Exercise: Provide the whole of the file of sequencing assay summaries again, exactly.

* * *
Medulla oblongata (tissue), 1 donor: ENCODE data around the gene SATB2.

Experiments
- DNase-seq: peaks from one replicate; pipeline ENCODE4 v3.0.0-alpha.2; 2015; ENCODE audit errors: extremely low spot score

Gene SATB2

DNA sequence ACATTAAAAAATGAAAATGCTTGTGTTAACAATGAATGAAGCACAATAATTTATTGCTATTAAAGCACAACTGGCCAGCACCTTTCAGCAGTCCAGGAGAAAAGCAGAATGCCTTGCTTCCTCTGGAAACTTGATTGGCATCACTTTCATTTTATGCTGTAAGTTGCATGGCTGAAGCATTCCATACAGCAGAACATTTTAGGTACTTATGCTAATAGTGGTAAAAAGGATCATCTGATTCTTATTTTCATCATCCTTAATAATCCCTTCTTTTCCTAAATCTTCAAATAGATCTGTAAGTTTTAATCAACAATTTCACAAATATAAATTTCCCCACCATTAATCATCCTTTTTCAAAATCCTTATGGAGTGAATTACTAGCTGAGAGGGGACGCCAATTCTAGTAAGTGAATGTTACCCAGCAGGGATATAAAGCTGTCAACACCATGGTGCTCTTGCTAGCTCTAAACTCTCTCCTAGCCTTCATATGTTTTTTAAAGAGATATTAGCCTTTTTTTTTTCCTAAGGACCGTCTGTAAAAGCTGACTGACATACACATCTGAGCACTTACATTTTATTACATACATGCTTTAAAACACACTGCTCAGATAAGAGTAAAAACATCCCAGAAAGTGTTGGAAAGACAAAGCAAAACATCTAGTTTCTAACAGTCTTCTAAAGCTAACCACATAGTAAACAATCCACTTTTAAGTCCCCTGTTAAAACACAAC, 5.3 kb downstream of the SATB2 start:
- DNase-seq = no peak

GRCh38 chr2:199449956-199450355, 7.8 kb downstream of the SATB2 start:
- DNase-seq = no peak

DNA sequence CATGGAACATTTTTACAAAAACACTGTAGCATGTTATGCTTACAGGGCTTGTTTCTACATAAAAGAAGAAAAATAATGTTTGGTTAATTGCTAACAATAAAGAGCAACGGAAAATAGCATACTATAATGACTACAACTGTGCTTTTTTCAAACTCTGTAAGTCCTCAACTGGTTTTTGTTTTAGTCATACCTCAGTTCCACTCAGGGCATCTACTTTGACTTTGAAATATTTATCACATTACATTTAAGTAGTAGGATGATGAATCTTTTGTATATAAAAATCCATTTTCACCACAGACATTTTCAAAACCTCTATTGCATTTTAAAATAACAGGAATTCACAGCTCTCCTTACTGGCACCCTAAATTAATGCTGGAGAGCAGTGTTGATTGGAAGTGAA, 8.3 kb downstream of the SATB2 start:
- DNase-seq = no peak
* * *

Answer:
Medulla oblongata (tissue), 1 donor: ENCODE data around the gene SATB2.

Experiments
- DNase-seq: peaks from one replicate; pipeline ENCODE4 v3.0.0-alpha.2; 2015; ENCODE audit errors: extremely low spot score

Gene SATB2

DNA sequence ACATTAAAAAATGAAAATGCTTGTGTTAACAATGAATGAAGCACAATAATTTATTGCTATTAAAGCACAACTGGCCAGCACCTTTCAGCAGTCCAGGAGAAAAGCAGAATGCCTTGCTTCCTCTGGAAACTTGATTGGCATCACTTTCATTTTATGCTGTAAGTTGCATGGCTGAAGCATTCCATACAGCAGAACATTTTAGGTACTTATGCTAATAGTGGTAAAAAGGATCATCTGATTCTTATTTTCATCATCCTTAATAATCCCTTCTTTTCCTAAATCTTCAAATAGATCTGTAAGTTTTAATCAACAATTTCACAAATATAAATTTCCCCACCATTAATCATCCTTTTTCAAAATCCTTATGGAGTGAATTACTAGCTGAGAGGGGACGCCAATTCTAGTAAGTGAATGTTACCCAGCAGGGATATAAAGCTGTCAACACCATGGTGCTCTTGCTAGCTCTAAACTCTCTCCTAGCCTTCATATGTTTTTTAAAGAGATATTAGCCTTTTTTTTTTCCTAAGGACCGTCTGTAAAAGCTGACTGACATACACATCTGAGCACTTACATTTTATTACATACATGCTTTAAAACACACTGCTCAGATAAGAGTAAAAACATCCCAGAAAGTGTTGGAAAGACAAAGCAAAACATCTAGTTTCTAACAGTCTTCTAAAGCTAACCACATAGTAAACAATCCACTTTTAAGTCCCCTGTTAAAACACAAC, 5.3 kb downstream of the SATB2 start:
- DNase-seq = no peak

GRCh38 chr2:199449956-199450355, 7.8 kb downstream of the SATB2 start:
- DNase-seq = no peak

DNA sequence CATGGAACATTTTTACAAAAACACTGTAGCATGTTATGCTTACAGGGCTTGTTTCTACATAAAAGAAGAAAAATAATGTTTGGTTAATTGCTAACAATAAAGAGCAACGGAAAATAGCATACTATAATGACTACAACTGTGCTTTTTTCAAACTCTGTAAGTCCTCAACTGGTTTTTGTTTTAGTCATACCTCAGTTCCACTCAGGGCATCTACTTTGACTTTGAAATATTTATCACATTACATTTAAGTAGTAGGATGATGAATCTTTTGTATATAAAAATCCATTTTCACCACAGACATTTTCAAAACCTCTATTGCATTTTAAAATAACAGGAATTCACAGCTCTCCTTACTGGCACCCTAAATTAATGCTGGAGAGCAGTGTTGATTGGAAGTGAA, 8.3 kb downstream of the SATB2 start:
- DNase-seq = no peak